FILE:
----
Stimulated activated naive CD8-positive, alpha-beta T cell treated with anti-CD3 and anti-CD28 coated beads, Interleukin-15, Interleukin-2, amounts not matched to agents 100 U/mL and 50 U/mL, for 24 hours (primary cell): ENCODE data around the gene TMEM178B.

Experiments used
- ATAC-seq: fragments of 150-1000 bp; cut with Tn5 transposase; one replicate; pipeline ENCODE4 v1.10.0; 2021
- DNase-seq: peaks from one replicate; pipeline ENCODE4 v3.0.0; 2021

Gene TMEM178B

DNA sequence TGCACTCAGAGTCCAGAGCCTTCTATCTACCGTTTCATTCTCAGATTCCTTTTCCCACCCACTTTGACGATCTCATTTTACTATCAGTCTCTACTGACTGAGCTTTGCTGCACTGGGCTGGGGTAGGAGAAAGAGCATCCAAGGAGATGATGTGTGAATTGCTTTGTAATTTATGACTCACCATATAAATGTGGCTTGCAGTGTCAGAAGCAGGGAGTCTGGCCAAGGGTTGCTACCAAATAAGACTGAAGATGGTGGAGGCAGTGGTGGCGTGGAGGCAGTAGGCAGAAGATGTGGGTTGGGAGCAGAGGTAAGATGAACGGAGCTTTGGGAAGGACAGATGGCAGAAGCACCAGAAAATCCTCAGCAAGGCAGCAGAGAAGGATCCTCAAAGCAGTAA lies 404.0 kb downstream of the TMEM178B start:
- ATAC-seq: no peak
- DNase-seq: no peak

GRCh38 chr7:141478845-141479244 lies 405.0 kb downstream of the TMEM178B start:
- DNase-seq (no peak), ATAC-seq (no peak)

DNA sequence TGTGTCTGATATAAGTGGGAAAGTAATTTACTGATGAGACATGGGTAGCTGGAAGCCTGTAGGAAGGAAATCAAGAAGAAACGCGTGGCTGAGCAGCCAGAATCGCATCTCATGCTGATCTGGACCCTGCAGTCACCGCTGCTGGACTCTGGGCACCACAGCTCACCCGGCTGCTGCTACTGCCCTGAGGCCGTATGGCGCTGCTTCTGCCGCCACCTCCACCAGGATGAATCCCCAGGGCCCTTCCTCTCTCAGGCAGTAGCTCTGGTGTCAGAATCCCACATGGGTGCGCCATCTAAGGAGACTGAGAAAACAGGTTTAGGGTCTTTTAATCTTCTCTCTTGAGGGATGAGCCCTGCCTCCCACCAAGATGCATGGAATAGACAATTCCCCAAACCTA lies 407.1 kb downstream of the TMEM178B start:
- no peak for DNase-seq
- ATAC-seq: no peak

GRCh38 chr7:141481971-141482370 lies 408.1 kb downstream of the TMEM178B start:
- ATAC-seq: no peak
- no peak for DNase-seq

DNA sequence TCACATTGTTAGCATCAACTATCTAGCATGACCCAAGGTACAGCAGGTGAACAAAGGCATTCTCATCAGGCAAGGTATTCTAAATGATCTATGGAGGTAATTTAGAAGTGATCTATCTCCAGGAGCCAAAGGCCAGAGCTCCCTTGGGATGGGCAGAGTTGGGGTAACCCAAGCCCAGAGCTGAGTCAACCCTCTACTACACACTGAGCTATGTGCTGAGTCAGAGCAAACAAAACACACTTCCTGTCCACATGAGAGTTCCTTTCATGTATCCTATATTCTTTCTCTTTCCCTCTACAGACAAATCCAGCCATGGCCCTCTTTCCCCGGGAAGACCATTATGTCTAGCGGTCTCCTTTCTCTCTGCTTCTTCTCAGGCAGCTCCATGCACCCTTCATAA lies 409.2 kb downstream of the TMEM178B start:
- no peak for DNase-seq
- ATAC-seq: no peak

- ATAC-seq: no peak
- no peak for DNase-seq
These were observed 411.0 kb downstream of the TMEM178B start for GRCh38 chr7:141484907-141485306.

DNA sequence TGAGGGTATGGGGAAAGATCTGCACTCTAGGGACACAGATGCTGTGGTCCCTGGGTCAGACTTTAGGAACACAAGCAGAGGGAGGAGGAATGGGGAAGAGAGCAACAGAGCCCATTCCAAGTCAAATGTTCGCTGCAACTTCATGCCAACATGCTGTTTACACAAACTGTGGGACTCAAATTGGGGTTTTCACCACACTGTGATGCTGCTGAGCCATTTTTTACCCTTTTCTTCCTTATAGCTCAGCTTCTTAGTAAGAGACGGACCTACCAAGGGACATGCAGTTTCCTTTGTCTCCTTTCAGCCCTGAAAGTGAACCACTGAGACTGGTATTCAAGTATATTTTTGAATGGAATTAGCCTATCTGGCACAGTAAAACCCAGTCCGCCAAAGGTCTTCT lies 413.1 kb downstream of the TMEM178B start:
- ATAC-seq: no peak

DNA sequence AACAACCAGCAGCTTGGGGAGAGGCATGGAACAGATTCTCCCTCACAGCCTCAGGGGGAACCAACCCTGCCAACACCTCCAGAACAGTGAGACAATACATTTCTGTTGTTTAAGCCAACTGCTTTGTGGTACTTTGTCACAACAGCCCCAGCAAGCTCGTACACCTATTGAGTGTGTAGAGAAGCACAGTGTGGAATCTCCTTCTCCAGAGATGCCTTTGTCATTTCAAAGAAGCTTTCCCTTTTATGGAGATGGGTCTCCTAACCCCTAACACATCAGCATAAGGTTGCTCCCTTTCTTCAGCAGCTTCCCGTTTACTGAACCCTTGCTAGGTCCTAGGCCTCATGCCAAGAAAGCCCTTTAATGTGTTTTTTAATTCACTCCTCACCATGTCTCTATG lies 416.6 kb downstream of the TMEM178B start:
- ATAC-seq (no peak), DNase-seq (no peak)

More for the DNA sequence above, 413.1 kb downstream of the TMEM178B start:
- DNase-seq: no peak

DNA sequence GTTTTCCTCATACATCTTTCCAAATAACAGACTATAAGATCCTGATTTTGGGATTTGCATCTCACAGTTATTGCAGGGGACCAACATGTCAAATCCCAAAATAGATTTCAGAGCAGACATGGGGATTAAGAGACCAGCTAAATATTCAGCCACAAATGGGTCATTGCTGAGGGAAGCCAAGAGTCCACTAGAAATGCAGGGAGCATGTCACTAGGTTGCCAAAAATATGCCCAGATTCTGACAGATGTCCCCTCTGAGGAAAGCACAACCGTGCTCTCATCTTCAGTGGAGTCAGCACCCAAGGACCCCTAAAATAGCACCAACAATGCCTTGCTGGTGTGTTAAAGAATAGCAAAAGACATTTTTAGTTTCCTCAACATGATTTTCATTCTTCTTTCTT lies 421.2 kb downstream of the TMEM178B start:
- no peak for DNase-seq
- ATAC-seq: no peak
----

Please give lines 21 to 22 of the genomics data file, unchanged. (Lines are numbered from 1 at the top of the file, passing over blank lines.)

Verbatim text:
- no peak for DNase-seq
These were observed 411.0 kb downstream of the TMEM178B start for GRCh38 chr7:141484907-141485306.